“Nu, let’s have a l’chayim,” Rabbi Stern, the tenth-grade rebbi, boomed across the room. “L’kavod Shabbos! L’kavod Chanukah!”

He held out a pint glass and bumped rims with the boys nearest him. A group of them sat themselves on the living room carpet and began singing, kumzitz-style. The oneg lasted till after midnight. It was a wild success.

Or so I thought until Motzaei Shabbos.


omeone called for you, Tatty, I think the Friedman boy’s father — what’s his name?”

“Danny?” I smiled, what a sweet boy. He’d been on a high last night, cheeks red, singing with the chevreh. In class, he hardly spoke up, and I’d been worried about him. He was precisely the type of boy who’d respond to any warmth offered — even if it was a bad group, one that would lead him downhill. I was hopeful that the Friday night events were helping him break out of his social reticence in a healthy way. “Let me make Havdalah, we’ll light menorah, and I’ll call him back.”

I didn’t have to. The phone was ringing off the hook while I was singing Maoz Tzur. I wondered what the urgency was. If this was a thank-you, it could’ve waited a couple of hours.

Finally, I got to the phone. “Gut voch, Mr. Friedman, a freilechen Chanukah!”

It took less than ten seconds to find out that this was not a thank-you call.

“Rabbi Moses.” The words were as icy as the frost lining my window. “My son has just informed me about your Friday night parties. About the alcohol you offer there. And to put it frankly, my wife and I are very upset.”

I was startled. “Mr. Friedman, with all due respect, we started the oneg program to combat a much bigger problem. I’m sure you realize what the situation is like today... the bochurim could get up to much worse things, chas v’shalom. And if that were to happen, they’d be drinking a lot more, and a lot worse things than a beer.”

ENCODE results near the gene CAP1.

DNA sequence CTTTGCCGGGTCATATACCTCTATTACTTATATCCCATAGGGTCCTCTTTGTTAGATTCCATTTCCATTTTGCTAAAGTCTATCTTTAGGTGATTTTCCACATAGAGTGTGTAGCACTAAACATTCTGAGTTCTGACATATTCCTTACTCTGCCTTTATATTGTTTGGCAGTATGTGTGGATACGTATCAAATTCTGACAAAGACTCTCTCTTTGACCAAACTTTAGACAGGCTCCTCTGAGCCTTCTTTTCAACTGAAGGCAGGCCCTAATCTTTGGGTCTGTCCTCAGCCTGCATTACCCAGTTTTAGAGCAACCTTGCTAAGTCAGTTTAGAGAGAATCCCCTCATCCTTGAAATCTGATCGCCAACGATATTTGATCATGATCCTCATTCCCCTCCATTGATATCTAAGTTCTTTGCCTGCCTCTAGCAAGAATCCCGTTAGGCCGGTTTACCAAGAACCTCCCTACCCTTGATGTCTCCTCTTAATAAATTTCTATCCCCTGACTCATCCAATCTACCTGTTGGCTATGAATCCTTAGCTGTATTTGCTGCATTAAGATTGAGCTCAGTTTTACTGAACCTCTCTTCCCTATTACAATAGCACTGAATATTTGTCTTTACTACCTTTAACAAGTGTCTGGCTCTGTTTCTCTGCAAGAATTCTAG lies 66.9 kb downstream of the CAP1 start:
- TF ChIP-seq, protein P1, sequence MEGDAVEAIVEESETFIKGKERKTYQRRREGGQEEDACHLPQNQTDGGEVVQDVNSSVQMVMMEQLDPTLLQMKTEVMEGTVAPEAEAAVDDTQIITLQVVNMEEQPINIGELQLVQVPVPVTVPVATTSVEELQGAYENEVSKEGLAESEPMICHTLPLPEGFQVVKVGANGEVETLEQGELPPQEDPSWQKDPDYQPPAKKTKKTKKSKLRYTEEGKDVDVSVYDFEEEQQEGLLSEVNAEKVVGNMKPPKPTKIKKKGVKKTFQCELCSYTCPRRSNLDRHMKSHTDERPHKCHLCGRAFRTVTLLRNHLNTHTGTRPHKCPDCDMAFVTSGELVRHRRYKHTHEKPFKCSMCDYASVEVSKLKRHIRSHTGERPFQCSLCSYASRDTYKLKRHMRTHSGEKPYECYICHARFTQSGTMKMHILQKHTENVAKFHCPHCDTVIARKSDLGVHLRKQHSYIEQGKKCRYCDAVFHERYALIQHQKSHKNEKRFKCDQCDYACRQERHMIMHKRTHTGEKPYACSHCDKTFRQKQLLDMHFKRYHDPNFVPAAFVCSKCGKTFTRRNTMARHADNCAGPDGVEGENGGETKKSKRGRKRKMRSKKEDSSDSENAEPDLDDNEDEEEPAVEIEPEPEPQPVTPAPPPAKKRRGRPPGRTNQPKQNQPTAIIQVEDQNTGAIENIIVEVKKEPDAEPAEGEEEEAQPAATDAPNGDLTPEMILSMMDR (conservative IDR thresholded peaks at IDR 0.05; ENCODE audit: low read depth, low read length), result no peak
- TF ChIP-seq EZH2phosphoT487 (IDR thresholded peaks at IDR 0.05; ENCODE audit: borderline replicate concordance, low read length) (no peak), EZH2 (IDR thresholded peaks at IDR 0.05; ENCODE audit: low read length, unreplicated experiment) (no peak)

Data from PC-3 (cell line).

“A lot worse things? My son missed Shacharis this morning! He had a hangover! What right do you have to introduce such habits?”

A hangover? Danny hadn’t been drunk. At most, he wasn’t used to any alcohol and so the beer went to his head and he was a bit high. He probably slept in because he was overtired from the late night. I hoped the father hadn’t given him a hard time about missing Shacharis; that was probably the easiest way to alienate a struggling teen. But now for damage control.

“I’m sorry you had a bad experience today,” I said, as calmly as I could. “We try to give the boys a safe outlet, a warm atmosphere, and a place where they can have fun without it going too far. The alternatives are much worse.”

“Well, the fun clearly did go too far,” Mr. Friedman spat out the words. “You’re overstepping your bounds, Rabbi Moses. Giving the boys a safe outlet is the parents’ job — not yours. And I fully intend to take this up with the school board. I don’t call this a responsible thing for a rebbi to do.”

He cut off the phone call. I stared at the phone, a bad taste in my mouth.

I wasn’t so worried about the board — I had the menahel and the other rebbeim to vouch for me. But if they asked me to stop the oneg... it would be a disaster. Berger and his chevreh would be back on the streets before you could count to three, and I was prepared to bet that Friedman would soon be with them. The boy was clearly struggling to find his place, and if that would be where he got attention, it would be a short spiral downward.